April 14, 2015 — Oklahoma Gov. Mary Fallin (R) signed a bill (HB 1721) into law that will prohibit physicians from performing a certain abortion procedure, the AP/New York Times reports (AP/New York Times, 4/13).
The state is now the second in the nation to adopt such a ban. Kansas last week became the first state to do so, and lawmakers have also proposed similar bills in Missouri (HB 920) and South Carolina (S 531). The measures are based on language provided by the National Right to Life Committee.
Background, Law Details
Abortion-rights opponents say the measure will ban a procedure called dilation and evacuation. They are calling the procedure "dismemberment abortion," which physicians and supporters of abortion rights say is an incendiary and misleading phrase.
According to the Oklahoma State Department of Health, the method accounted for about 5% of the approximately 5,000 abortions performed in the state in 2013. Physicians use the method in about 8% to 9% of abortions across the U.S.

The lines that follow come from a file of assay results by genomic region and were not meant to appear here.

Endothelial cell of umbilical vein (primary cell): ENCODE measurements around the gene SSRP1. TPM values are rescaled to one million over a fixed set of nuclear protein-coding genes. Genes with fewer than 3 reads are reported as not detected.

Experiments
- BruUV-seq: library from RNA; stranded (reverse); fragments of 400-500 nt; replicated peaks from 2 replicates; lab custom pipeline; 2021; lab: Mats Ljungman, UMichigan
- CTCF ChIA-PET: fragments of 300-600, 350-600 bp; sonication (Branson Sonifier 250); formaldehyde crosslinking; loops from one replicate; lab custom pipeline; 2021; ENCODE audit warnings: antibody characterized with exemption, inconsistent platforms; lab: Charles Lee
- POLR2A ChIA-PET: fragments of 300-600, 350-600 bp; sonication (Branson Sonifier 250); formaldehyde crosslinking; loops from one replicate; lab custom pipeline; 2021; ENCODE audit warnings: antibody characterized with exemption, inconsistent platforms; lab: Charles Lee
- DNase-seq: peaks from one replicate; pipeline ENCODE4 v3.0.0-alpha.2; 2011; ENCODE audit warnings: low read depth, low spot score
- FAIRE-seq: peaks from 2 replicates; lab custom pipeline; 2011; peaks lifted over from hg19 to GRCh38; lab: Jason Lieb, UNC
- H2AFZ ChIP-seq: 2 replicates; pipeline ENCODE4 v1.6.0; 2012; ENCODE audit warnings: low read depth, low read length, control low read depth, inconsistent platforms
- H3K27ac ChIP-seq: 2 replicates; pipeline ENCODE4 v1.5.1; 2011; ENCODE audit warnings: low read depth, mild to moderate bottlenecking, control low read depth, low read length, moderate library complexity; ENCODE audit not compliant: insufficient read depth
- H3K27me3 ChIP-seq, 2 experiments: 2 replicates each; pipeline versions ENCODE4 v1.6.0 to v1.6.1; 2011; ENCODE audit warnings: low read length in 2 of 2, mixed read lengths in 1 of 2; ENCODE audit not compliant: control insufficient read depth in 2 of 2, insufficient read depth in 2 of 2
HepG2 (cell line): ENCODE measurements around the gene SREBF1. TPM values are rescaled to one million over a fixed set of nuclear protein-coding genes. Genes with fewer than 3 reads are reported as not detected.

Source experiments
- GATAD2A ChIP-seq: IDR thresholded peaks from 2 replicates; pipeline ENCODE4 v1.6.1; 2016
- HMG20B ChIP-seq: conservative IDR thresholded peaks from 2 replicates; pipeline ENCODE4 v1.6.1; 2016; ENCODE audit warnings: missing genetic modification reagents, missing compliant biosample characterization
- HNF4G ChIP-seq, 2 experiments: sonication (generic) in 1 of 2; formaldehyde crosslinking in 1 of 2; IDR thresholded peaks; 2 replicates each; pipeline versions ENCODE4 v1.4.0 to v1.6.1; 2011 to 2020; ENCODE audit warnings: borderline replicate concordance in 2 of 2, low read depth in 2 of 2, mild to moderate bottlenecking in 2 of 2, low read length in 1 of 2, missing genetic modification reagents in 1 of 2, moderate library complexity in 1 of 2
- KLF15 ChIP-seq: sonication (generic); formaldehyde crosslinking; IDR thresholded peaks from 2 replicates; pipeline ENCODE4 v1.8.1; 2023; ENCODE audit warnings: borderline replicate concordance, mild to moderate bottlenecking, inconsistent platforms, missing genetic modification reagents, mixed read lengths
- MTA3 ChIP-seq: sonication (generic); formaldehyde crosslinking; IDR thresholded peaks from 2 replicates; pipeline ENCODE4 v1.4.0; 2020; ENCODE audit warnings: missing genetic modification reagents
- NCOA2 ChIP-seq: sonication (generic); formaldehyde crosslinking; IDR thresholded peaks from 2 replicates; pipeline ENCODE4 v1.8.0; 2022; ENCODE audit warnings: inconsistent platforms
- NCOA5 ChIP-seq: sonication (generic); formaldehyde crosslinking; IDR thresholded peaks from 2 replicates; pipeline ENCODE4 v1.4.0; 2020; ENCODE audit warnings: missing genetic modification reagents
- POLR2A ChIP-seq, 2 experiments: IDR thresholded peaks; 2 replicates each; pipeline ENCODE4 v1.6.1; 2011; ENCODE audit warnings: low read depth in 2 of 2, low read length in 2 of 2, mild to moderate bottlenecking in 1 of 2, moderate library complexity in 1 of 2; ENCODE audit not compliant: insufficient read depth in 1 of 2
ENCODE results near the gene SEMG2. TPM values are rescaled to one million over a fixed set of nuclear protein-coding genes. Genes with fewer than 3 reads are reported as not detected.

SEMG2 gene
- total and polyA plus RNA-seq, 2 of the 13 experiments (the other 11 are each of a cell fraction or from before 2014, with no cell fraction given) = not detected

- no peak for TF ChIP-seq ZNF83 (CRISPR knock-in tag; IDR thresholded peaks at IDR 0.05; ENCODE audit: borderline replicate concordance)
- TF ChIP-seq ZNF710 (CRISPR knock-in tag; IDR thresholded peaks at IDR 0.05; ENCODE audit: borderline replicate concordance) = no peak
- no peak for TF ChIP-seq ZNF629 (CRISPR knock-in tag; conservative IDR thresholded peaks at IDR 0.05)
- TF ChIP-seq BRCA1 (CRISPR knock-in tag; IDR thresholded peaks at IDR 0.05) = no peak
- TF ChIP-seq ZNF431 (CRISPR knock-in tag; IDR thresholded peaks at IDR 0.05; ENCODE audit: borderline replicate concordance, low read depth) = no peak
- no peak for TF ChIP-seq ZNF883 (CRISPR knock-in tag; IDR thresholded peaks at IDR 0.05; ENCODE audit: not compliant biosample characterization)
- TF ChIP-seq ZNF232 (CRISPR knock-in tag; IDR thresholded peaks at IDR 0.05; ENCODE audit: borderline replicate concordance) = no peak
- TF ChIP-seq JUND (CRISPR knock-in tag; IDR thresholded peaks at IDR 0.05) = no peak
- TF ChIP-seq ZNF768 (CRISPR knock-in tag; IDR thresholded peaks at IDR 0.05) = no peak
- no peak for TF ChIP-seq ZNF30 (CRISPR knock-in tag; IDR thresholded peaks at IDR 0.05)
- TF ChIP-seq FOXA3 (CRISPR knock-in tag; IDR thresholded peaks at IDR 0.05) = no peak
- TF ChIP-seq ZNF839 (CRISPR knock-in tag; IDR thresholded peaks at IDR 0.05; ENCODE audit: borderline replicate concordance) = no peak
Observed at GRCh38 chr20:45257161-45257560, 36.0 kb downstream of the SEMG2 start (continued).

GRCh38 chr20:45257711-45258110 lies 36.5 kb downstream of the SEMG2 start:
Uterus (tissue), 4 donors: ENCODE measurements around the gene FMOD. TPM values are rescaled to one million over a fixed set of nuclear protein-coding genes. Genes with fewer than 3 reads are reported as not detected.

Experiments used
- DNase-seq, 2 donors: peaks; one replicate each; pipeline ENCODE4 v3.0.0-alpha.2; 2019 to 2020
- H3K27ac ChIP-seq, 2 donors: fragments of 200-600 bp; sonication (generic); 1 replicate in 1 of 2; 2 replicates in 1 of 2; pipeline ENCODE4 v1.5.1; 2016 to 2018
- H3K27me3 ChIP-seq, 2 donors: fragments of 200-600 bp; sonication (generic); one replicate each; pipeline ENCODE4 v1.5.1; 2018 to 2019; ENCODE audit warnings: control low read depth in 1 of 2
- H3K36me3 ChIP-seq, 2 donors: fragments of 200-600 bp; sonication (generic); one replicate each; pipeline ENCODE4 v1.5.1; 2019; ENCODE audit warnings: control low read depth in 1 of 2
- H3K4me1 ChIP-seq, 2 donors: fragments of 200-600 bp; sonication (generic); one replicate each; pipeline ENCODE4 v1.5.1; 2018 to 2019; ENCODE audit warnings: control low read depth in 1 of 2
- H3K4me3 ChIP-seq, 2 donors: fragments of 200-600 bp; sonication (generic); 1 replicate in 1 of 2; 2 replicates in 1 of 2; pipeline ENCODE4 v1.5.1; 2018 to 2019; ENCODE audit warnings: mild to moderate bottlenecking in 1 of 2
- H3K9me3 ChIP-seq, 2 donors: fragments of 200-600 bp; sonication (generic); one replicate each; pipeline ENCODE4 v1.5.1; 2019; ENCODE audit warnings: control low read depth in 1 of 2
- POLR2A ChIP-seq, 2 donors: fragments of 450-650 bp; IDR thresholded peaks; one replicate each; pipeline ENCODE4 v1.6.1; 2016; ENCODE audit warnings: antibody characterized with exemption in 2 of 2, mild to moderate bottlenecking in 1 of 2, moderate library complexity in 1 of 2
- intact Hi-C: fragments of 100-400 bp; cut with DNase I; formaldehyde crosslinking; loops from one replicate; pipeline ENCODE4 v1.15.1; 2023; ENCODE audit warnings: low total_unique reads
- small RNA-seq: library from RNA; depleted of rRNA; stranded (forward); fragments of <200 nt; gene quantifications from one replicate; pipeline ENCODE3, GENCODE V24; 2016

Under the Oklahoma measure, physicians who perform the procedure could face a $10,000 fine and up to two years in prison. The law includes an exception for cases of serious risk to a woman's health (Women's Health Policy Report, 4/9).
Center for Reproductive Rights President and CEO Nancy Northup said in a statement, "Women need to be able to trust their physicians to provide the very best care possible, tailored to their unique needs and circumstances and not dictated under threat of prosecution. It's time politicians stop passing these dangerous laws and recognize that women's reproductive health care is a necessity, not a crime" (CRR statement, 4/14).
Similarly, Vanessa Cullins, vice president for external medical affairs at Planned Parenthood Federation of America, voiced concerns about the bill in a statement last week. "This legislation would prevent doctors from providing health care based on what's best for our patients, which is dangerous and deeply disturbing," she said, adding that "Planned Parenthood will fight to protect our patients' access to safe medical care, no matter what" (PPFA statement, 4/9).